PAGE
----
*        in some cases, the ECJ will determine the appropriate level of compensation due when an act is found invalid (see Case 4/79: ONIC, 79 – 1980)
        jurisdiction of the ECJ
§  a preliminary reference may be made even in cases that are “purely internal” (Cases 515/99 & 527-40/99: Reisch, 82 – 2002)
*        “A reference for a preliminary ruling … may be rejected  … only if it is quite obvious that the interpretation of Community law sought … bears no relation to the actual nature of the case or the subject-matter of the main dispute” (¶ 25)
§  Art. 177 “does not give the Court jurisdiction to take cognizance of the facts of the case, or to criticize the reasons for the reference”; national court need not expressly specify the provisions of the Treaties requiring interpretation (Case 13/68: Salgoil, 86 – 1968)
§  ECJ need not entertain a preliminary ruling if the ruling arises in the context of a false dispute (ie. the dispute is an expedient to have a law declared invalid in a case with no opposition) (Case 104/79: Foglia-Novello I, 88 – 1980)
*        Italian wine dealer sold Italian liqueur to a French woman; the parties stipulated that the buyer would not be liable for any duties contrary to provisions for free movement of goods; the dealer adopted a similar contract clause in relation to the transporter; nonetheless, the transporter paid a French imposed duty without protest and charged the dealer; when the dealer attempted to recover the amount form the buyer in an Italian court, the buyer refused on the basis of their contract; both parties argued that the duty was incompatible with Community law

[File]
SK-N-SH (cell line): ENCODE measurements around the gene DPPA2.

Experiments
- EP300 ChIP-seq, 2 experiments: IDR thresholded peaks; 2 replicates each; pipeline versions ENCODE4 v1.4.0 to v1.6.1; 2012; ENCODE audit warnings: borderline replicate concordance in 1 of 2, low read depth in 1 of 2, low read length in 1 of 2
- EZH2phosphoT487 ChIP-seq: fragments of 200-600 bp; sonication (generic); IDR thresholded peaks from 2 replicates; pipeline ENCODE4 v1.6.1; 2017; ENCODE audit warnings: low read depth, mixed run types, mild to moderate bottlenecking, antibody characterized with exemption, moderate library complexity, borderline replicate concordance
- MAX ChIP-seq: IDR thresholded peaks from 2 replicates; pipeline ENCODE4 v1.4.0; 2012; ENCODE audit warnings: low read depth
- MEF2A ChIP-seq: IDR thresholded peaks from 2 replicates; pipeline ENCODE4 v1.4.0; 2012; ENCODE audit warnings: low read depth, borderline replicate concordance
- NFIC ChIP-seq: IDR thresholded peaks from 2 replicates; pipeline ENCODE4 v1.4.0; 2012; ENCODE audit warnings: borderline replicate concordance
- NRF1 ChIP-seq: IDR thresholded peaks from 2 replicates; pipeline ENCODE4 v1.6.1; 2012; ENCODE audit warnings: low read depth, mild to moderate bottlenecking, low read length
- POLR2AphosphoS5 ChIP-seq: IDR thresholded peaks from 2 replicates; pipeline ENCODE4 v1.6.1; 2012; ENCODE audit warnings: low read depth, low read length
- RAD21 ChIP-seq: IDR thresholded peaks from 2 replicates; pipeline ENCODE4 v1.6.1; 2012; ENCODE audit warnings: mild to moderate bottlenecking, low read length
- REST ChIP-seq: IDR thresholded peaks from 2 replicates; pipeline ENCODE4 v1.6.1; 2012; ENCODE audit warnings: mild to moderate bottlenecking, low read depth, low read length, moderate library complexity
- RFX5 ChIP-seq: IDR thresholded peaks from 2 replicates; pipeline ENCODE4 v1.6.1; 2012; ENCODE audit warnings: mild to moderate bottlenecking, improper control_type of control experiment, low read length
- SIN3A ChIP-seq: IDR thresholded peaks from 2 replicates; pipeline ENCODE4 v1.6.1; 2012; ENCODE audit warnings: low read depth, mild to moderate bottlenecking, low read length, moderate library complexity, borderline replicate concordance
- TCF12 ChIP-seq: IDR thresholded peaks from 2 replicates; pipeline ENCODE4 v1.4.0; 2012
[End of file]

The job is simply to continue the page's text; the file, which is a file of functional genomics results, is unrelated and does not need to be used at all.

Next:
§  manufacturing a preliminary reference regarding the compatibility of a MS law with Community law before the courts of another MS will prevent the MS whose legislation is called into question from arranging an appropriate defense of its laws (Case 244/80: Foglia-Novello II, 91 – 1981); in such cases is not irrelevant whether the proceeding is really a dispute between the parties or rather is directed against a MS who is not a party
§  the ECJ may entertain a preliminary reference even if the persons against whom the proceedings are aimed are unknown at the time of the reference; “The decision at what stage in proceedings a question should be referred to the Court of Justice for a preliminary ruling is … dictated by considerations of procedural economy and efficiency to be weighed only by the national court”; once the accused are identified, the national court may again refer a question to the ECJ to ensure that a fair hearing is given (Case 14/86: Pretore di Salò, 97 – 1987)
§  preliminary reference is admissible where the dispute in question in the main action is not a procedural device as evidenced by the fact that the national court allowed interveners to argue that the national law in question was not contrary to Community law as long as the referring court “sufficiently defined the national legislative background and clearly explained why it consider[ed] that the questions it raised are relevant” (Case 379/98: PreussenElektra, 100 – 2001, at ¶¶ 44, 47)
§  preliminary reference is admissible where a MS has incorporated Community law into its domestic law and thus given effect to a regulation in purely internal situations (Case 28/95: Leur-Bloom, 117 – 1997)
*        in such cases the Community has an interest in maintaining uniform interpretation of the regulation in question
*        ECJ rejects AG’s argument that the objectives and context of national legislation may be different than those of Community law (see AG’s opinion at 111-13, ¶ 56)
*        moreover, the AG argues that is not wise to interpret a regulation in a situation not contemplated by the Community drafters, especially where the national legislation applies to situations that Community law was not intended to reach